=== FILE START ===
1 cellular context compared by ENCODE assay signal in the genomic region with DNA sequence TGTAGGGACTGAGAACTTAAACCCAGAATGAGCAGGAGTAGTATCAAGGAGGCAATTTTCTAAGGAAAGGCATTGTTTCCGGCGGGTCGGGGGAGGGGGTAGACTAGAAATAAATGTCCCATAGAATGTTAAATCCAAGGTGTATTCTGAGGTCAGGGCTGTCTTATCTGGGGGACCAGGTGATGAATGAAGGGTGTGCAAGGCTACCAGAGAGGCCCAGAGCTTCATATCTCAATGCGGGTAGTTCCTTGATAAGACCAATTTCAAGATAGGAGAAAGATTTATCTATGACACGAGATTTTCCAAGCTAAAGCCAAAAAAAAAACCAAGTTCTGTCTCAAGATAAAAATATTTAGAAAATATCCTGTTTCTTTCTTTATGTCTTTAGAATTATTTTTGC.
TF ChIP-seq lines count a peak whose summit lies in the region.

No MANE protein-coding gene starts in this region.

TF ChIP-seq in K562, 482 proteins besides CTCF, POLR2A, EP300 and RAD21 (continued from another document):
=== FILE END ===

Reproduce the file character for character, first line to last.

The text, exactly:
1 cellular context compared by ENCODE assay signal in the genomic region with DNA sequence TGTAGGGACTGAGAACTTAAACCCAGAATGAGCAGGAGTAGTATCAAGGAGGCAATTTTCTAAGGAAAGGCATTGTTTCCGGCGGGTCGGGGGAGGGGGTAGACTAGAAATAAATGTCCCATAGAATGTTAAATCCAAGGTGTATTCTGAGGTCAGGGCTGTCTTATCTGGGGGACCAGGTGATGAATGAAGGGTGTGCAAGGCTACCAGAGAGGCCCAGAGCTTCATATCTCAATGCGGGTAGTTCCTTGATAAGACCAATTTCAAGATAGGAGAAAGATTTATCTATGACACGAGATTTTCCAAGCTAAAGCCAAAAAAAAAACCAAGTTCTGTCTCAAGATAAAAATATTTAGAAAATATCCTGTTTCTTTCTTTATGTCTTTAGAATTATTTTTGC.
TF ChIP-seq lines count a peak whose summit lies in the region.

No MANE protein-coding gene starts in this region.

TF ChIP-seq in K562, 482 proteins besides CTCF, POLR2A, EP300 and RAD21 (continued from another document):